A Mint example of the rare 12-penny black changed hands for nearly a quarter of a million dollars at a Feb. 23 sale conducted by Gary Lyon. The stamp, which has a provenance going back to the Marquess of Lorne collection, was sold for $225,000 including fees and taxes. It is considered one of the finest known of just a handful of mint state examples left. Printed in 1851, the 12-penny stamp represented a high value at the time. Its only use was to pay the quadruple domestic rate, the double United States rate, or the letter rate for mail sent to Newfoundland, Bermuda, or the West Indies via Boston.
Although 51,000 were printed, only 1,510 had been sold by 1857 when the remainder were recalled and destroyed. Printed by Rawdon, Wright, Hatch and Edson, the 12-penny black was part of Canada’s first series of postage stamps. The design was based on a portrait of a young Queen Victoria by Alfred Edward Chalon. Victoria was 32 years of age at the time the stamp was ordered, but the portrait had been executed years before, when Victoria was just 18. It is believed that approximately 100 examples remain. In the past 10 years there have been about 15 sales of 12-penny blacks, of which 10 were mint.
The 12-penny black (Scott #3) is the second most valuable Canadian stamp, taking second place to only the 2-cent Large Queen on laid paper. The stamp sold in February was described in the catalogue as “exceptionally fresh with radiant colour and an usually bold impression on pristine fresh paper displaying strong, clearly visible laid lines. Remarkably, the stamp still retains its full undisturbed original gum with a very light hinge mark at top. “We are of the opinion that this is the finest known mint single of the 12-penny black,” it concluded. The stamp has large margins on three sides, and a full sheet margin at right. Famous stamp dealer Charles J. Phillips acquired the stamps from the Marquess of Lorne, Queen Victoria’s son-in-law, who had been governor general of Canada from 1878 to 1883. From Phillips it went to the Henry Duveen collection, then found its way to the Alfred Lichtenstein collection in the 1930s and remained there until it was sold in 1970.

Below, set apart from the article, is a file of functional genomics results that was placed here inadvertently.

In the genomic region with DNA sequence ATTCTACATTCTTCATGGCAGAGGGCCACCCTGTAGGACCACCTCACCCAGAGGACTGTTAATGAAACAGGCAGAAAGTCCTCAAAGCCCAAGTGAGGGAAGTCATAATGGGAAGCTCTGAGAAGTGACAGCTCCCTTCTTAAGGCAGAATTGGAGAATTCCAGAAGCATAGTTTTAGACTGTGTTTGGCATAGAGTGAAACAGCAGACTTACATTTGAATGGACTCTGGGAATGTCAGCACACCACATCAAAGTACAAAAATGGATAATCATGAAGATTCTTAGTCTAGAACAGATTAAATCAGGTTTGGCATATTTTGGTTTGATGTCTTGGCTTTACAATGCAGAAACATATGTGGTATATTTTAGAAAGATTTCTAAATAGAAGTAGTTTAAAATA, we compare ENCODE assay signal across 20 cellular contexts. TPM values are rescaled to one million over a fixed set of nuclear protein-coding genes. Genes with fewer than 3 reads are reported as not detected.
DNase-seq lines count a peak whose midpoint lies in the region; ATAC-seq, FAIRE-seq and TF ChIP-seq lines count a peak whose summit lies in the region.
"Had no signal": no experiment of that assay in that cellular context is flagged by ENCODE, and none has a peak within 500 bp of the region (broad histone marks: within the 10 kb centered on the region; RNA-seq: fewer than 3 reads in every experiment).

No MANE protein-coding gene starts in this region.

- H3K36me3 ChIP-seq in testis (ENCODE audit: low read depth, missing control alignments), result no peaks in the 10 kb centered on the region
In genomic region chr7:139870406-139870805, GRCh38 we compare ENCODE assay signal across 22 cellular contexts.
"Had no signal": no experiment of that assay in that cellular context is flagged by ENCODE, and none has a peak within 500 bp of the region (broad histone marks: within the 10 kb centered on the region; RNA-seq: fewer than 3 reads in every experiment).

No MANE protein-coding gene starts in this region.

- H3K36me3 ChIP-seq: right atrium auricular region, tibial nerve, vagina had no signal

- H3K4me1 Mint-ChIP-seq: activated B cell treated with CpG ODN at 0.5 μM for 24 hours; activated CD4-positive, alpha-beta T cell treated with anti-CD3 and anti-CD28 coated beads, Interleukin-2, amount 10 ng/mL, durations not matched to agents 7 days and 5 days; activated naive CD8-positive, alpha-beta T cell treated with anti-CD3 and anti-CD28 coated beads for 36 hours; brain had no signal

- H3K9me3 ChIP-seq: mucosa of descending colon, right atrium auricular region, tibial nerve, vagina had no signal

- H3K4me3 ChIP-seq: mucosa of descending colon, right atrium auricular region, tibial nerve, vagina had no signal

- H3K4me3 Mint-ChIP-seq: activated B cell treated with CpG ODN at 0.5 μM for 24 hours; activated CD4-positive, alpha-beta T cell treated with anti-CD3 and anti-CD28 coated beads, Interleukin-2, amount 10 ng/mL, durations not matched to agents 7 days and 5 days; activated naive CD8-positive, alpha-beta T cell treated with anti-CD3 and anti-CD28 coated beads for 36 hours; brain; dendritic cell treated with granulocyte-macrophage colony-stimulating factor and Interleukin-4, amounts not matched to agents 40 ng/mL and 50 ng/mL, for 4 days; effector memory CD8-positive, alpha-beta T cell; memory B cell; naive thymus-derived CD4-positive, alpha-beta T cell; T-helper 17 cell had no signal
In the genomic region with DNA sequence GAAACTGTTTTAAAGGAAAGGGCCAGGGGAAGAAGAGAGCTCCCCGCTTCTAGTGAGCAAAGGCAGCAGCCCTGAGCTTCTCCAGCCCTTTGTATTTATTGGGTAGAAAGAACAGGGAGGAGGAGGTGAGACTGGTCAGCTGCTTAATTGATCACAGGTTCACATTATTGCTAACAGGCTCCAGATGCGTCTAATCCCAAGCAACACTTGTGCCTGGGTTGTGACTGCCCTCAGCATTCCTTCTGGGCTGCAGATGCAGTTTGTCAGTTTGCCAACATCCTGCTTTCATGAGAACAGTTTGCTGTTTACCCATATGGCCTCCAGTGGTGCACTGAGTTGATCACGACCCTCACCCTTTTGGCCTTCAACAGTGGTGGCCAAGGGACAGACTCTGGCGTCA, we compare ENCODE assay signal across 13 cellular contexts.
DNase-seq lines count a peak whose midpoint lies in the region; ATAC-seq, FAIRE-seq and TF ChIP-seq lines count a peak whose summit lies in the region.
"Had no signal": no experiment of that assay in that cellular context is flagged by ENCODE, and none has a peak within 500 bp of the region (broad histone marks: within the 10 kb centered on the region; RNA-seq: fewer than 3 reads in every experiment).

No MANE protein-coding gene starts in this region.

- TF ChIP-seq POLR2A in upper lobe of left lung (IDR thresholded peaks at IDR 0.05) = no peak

Over the next 10 years it changed hands a few times. It was sold in a Maresch sale in 1977 and a year later the Greg Manning auction company announced that it had acquired the stamp and sold it to a United States collector. In 1980, it was sold by Manning in London to a Canadian collector, where it remained until this year. The most recent purchaser has not been disclosed. The Lyon sale almost sets a new world record for a Canadian stamp. In 2009, a different 12-penny black was sold in New York for around $300,000, making it the most valuable single Canadian stamp in history.